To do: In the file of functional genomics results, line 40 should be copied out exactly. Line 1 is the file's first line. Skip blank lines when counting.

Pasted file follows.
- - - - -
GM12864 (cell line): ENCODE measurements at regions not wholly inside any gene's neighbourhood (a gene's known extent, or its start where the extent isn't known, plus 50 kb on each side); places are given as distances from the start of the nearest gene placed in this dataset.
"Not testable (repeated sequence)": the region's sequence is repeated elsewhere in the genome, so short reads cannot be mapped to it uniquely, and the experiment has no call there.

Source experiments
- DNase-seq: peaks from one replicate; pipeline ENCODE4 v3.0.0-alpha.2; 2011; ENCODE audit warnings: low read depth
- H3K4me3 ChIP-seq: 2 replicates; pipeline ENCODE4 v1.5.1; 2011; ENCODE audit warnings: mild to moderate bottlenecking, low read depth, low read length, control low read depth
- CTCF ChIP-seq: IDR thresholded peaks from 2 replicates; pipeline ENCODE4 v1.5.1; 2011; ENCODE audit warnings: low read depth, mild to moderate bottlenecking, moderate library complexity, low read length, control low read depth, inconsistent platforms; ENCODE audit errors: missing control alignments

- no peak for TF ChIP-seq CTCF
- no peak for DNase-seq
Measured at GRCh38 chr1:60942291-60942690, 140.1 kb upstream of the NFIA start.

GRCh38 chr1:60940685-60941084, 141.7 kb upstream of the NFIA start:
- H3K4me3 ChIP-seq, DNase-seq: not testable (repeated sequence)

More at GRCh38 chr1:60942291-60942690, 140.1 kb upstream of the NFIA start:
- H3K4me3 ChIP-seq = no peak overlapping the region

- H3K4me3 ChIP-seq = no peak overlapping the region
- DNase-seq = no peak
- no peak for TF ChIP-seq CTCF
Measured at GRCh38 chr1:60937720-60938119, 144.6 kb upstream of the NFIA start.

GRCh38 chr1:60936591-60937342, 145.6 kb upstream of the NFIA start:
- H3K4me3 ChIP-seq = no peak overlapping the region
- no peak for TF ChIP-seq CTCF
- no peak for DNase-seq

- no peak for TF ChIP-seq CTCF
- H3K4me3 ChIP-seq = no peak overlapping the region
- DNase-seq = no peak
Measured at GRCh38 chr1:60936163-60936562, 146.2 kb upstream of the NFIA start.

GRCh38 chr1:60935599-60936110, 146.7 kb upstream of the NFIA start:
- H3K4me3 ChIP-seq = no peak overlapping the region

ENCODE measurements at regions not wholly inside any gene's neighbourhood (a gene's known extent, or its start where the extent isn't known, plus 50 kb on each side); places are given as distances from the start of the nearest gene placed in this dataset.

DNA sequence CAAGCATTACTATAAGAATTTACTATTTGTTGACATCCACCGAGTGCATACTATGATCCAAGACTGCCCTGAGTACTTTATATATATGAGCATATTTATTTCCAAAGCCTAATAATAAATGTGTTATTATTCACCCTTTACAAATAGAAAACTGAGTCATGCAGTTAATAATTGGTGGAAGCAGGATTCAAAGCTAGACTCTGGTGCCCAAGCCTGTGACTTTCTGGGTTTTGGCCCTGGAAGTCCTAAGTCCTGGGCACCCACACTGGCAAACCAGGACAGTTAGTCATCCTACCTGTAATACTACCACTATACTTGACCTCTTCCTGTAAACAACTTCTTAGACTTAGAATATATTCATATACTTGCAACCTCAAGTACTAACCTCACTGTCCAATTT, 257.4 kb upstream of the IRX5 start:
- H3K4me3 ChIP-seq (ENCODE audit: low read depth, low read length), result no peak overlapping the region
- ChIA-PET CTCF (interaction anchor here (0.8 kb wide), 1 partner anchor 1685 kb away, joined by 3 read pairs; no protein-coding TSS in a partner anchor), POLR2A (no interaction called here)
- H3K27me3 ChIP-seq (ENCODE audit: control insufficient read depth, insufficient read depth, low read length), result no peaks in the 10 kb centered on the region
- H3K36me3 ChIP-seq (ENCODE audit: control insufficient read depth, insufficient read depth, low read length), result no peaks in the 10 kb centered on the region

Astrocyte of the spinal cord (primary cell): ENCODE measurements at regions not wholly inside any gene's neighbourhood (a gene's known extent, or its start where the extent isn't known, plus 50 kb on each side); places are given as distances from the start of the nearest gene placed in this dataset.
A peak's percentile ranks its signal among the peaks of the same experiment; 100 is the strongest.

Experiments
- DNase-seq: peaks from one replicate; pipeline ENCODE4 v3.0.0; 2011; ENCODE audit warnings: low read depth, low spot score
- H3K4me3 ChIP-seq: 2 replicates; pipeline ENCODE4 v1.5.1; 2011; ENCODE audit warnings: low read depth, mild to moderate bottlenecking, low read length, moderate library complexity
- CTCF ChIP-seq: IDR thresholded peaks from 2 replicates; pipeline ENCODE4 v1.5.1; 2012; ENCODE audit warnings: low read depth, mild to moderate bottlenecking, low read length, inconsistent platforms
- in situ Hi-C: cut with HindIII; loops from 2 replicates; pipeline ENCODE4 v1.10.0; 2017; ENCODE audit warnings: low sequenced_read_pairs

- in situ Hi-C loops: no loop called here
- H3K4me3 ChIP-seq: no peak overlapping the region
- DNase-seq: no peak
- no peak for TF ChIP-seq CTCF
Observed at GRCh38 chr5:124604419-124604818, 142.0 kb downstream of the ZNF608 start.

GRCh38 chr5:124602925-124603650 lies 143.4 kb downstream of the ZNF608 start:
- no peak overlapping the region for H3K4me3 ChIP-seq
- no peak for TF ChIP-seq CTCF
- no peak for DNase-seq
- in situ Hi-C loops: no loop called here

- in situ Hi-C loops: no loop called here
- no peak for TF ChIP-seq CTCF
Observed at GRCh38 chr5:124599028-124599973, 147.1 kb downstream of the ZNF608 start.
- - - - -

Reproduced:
- in situ Hi-C: cut with HindIII; loops from 2 replicates; pipeline ENCODE4 v1.10.0; 2017; ENCODE audit warnings: low sequenced_read_pairs